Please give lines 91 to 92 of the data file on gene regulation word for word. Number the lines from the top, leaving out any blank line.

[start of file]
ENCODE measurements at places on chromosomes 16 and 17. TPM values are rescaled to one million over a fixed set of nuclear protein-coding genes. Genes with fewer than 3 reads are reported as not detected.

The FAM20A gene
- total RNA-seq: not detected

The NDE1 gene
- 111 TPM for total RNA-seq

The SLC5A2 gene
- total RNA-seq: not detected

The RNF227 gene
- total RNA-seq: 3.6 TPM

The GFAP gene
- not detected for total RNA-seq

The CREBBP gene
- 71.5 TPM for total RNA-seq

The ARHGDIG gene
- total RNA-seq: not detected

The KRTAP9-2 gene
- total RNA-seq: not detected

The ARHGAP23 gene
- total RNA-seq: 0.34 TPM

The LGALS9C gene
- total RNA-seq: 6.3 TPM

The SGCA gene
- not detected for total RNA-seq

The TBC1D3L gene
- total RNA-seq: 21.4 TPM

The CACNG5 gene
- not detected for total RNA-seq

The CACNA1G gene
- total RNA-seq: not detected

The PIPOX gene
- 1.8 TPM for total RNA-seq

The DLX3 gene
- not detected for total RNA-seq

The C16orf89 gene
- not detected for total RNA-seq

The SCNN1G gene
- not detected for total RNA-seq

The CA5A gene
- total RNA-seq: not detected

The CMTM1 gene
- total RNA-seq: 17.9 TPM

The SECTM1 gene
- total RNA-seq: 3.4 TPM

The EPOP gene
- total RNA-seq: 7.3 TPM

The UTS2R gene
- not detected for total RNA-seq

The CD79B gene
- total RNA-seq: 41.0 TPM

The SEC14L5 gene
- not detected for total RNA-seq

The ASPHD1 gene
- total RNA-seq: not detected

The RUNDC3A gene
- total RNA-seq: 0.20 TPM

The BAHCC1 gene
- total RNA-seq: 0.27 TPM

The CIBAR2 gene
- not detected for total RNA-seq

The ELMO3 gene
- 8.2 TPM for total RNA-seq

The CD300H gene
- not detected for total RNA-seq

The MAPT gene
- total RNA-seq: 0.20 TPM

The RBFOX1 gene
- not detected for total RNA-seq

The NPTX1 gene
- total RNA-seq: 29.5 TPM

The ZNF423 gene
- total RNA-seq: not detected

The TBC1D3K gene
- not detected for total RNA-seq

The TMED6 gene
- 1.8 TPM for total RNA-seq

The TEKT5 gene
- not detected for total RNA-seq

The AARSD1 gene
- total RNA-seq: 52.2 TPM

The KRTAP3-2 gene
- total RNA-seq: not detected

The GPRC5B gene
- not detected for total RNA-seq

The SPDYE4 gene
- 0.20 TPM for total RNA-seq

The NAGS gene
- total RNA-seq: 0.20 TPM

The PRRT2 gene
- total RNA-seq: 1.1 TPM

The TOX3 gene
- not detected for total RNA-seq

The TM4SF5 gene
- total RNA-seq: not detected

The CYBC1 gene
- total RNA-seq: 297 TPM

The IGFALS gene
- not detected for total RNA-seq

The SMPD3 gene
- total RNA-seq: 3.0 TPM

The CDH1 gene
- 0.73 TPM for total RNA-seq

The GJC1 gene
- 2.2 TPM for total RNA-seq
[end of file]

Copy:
- not detected for total RNA-seq

The TM4SF5 gene